HOUSTON- In an act of civil disobedience that harkens back to the civil rights movement, 15 activists risked arrest today to protest their employers' misconduct, adding to the growing divide between the 1% and the rest of us. According to a Fox news poll in Houston released last night, 63 percent of Houstonians believe janitors should be paid more for their work.
"The struggle for economic justice led by janitors in Houston is deplorable," said Johnny N. Mata, of the Greater Houston Coalition for Justice and one of those arrested. "Especially when we have to engage in civil disobedience just to reach the conscience of the corporate executives."
Last night, janitors at more buildings went on an unfair labor practice strike bringing the total number of striking janitors to more than 475 in 36 buildings. Janitors are on strike against national cleaning contractors such as ABM, ISS, and GCA.
"The janitors' struggle is an example of what's wrong with our economy and a road map in miniature of what we need to change. Unless we fight back, and fight hard, the middle class will be the great disappearing act of the 21st century," said Elsa Caballero, state director for Service Employees International Union Local 1 and one of those arrested. "We've faced worse crises in this country and overcame them, but we can't rebuild the middle class unless the business elite do their part to raise standards for low-wage workers."
Those arrested have come from all over the country to support the janitors here, and are working side by side with the striking janitors and Houston-area activists to help the janitors win a fair settlement that raises standards and provides janitors with a toe-hold in the middle class.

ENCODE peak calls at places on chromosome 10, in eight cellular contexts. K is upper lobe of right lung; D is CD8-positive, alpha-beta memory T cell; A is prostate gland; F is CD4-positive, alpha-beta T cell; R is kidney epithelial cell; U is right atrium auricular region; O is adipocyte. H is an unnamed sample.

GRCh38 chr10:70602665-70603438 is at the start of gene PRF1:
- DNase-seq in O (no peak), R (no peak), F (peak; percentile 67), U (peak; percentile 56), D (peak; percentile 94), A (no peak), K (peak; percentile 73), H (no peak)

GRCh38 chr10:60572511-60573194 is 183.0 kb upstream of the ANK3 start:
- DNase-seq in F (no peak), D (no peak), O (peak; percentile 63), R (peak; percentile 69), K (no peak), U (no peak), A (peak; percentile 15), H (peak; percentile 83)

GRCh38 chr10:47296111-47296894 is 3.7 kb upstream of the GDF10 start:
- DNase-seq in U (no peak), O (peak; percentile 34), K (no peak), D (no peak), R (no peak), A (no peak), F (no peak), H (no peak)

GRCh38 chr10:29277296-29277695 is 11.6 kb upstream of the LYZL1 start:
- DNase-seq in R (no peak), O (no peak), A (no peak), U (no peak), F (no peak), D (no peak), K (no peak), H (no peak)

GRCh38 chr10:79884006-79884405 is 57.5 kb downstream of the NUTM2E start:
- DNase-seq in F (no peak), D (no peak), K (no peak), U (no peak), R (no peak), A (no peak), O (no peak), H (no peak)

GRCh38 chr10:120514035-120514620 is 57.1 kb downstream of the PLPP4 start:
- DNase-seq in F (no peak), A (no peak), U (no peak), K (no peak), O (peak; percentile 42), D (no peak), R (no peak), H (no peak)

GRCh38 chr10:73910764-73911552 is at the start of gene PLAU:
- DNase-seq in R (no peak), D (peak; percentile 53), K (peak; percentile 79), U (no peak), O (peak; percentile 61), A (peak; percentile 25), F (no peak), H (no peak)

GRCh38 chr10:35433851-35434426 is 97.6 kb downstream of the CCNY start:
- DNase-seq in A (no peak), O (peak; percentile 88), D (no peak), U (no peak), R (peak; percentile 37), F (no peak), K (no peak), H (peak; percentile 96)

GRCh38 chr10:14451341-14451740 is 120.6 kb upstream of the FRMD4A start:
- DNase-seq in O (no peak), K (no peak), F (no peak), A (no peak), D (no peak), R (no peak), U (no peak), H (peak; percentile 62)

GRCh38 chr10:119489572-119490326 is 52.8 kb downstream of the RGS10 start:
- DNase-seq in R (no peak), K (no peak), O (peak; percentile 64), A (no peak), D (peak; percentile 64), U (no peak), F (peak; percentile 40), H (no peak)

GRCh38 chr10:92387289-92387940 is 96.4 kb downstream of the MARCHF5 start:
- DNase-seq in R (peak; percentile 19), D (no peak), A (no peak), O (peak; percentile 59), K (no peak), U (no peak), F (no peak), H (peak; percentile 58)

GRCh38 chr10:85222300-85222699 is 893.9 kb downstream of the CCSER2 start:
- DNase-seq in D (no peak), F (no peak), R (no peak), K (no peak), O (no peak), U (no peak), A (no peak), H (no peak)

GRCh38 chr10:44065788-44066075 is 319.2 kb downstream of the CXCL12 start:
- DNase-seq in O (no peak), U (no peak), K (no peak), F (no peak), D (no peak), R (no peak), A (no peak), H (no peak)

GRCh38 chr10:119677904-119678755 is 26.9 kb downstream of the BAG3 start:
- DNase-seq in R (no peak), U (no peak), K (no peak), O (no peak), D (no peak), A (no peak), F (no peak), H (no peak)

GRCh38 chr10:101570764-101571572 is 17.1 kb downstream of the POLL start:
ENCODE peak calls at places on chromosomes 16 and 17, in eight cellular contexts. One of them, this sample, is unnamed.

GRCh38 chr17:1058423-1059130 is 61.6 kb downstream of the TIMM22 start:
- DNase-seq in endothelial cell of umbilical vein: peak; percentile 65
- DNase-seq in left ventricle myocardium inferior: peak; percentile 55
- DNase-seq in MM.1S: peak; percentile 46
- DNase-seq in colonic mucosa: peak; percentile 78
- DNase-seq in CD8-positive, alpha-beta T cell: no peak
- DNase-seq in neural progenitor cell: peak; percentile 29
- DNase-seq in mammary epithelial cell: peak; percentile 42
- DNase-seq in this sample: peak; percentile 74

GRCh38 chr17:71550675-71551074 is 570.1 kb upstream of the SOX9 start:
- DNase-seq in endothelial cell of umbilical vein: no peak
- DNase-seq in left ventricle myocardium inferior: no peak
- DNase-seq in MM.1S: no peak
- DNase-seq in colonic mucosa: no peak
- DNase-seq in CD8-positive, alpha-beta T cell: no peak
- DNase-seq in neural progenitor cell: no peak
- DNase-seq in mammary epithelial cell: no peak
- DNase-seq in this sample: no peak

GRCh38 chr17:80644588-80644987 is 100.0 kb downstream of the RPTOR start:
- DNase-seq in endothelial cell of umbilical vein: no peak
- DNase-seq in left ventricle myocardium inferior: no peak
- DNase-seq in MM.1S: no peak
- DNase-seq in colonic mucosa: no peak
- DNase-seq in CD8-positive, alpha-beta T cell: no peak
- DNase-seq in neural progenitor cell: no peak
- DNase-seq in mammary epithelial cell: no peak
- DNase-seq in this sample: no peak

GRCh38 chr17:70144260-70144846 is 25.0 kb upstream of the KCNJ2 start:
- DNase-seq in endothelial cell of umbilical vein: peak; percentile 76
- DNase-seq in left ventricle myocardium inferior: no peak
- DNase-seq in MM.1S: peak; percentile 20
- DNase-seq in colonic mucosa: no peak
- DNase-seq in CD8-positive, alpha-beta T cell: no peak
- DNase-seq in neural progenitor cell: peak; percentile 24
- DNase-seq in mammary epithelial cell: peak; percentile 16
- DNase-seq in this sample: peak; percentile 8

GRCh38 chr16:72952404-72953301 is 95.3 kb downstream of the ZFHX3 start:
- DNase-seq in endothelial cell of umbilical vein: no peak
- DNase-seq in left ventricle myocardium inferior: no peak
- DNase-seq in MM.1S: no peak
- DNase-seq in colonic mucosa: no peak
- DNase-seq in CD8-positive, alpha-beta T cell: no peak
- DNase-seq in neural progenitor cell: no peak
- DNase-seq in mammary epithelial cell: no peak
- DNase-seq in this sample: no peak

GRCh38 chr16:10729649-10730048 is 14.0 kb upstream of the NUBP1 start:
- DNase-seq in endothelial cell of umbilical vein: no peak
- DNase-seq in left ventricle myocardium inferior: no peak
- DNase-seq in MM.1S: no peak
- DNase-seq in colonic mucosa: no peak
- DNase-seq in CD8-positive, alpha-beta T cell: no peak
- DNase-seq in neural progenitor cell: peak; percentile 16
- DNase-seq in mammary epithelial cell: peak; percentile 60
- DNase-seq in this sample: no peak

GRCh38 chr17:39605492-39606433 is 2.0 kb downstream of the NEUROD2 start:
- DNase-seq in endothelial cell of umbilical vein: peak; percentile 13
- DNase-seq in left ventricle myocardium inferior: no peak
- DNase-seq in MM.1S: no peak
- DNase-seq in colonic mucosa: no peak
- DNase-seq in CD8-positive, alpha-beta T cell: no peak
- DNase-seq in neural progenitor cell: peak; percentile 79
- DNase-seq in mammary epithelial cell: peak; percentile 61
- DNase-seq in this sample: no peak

"I'm a proud Houstonian; born and raised in this city. This fight is an example of a tale of two cities and there is a clear line between the haves and have-nots, " said Resha Thomas, leader with the Texas Organizing project and one of those arrested. "I stand with janitors because they will raise the floor for all working families without tearing down the ceiling."
Throughout our history as a nation, people of good will have courageously and nonviolently engaged in protest and civil disobedience to stand up for civil liberties--including the Boston Tea Party, Harriet Tubman's Underground Railroad, and the fight for women to gain the right to vote.
America is in crisis. There aren't enough good-paying jobs. And while the middle class is disappearing, a small percentage of the population is getting rich beyond belief--fueling a gap in income equality that is the worst it's been since the roaring 20s. The U.S. economy has grown by more than 80 percent in the past 30 years, but a majority of those gains in wealth have gone to the richest 1% of Americans while income for 95 percent of American households has either stayed the same or fallen since 1970.
In Houston, one in five people earn less than $10 an hour, and Texas is tied with Mississippi for the highest proportion of hourlyworkers earning at or below the federal minimum wage. Janitors in Houston are paid as little as $9,000 a year, and many have to work two or three jobs just to survive. Meanwhile, the Houston commercial real estate market is the best performing market in the United States in terms of demand. Average commercial rental rates in Houston are higher than rates in Chicago where janitors are paid more than three times as much as Houston janitors.